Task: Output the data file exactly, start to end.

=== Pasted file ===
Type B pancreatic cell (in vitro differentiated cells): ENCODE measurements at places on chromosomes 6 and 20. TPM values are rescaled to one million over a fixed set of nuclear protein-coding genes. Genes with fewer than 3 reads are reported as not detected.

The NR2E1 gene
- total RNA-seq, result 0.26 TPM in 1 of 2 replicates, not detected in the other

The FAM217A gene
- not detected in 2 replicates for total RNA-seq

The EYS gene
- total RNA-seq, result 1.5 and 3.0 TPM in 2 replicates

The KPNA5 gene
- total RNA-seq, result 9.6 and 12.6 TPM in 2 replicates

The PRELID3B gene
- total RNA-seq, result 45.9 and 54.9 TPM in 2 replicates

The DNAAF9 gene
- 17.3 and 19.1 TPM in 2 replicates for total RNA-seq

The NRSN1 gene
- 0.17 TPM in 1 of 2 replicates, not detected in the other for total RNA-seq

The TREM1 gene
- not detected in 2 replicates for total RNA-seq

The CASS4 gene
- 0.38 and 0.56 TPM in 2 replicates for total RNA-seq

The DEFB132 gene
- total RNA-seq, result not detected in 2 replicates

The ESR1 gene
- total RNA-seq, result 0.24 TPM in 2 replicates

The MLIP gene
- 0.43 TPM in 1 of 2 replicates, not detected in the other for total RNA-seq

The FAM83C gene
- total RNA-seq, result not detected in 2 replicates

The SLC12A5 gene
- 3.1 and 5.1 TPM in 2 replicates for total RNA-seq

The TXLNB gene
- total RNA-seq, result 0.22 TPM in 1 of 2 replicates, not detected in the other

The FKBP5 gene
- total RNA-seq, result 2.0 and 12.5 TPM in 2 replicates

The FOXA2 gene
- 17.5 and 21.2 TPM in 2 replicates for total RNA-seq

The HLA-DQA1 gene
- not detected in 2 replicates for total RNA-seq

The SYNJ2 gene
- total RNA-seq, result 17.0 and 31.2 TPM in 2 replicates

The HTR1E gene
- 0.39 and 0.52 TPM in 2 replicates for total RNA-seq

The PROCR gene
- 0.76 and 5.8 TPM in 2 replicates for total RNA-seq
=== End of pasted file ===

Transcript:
Type B pancreatic cell (in vitro differentiated cells): ENCODE measurements at places on chromosomes 6 and 20. TPM values are rescaled to one million over a fixed set of nuclear protein-coding genes. Genes with fewer than 3 reads are reported as not detected.

The NR2E1 gene
- total RNA-seq, result 0.26 TPM in 1 of 2 replicates, not detected in the other

The FAM217A gene
- not detected in 2 replicates for total RNA-seq

The EYS gene
- total RNA-seq, result 1.5 and 3.0 TPM in 2 replicates

The KPNA5 gene
- total RNA-seq, result 9.6 and 12.6 TPM in 2 replicates

The PRELID3B gene
- total RNA-seq, result 45.9 and 54.9 TPM in 2 replicates

The DNAAF9 gene
- 17.3 and 19.1 TPM in 2 replicates for total RNA-seq

The NRSN1 gene
- 0.17 TPM in 1 of 2 replicates, not detected in the other for total RNA-seq

The TREM1 gene
- not detected in 2 replicates for total RNA-seq

The CASS4 gene
- 0.38 and 0.56 TPM in 2 replicates for total RNA-seq

The DEFB132 gene
- total RNA-seq, result not detected in 2 replicates

The ESR1 gene
- total RNA-seq, result 0.24 TPM in 2 replicates

The MLIP gene
- 0.43 TPM in 1 of 2 replicates, not detected in the other for total RNA-seq

The FAM83C gene
- total RNA-seq, result not detected in 2 replicates

The SLC12A5 gene
- 3.1 and 5.1 TPM in 2 replicates for total RNA-seq

The TXLNB gene
- total RNA-seq, result 0.22 TPM in 1 of 2 replicates, not detected in the other

The FKBP5 gene
- total RNA-seq, result 2.0 and 12.5 TPM in 2 replicates

The FOXA2 gene
- 17.5 and 21.2 TPM in 2 replicates for total RNA-seq

The HLA-DQA1 gene
- not detected in 2 replicates for total RNA-seq

The SYNJ2 gene
- total RNA-seq, result 17.0 and 31.2 TPM in 2 replicates

The HTR1E gene
- 0.39 and 0.52 TPM in 2 replicates for total RNA-seq

The PROCR gene
- 0.76 and 5.8 TPM in 2 replicates for total RNA-seq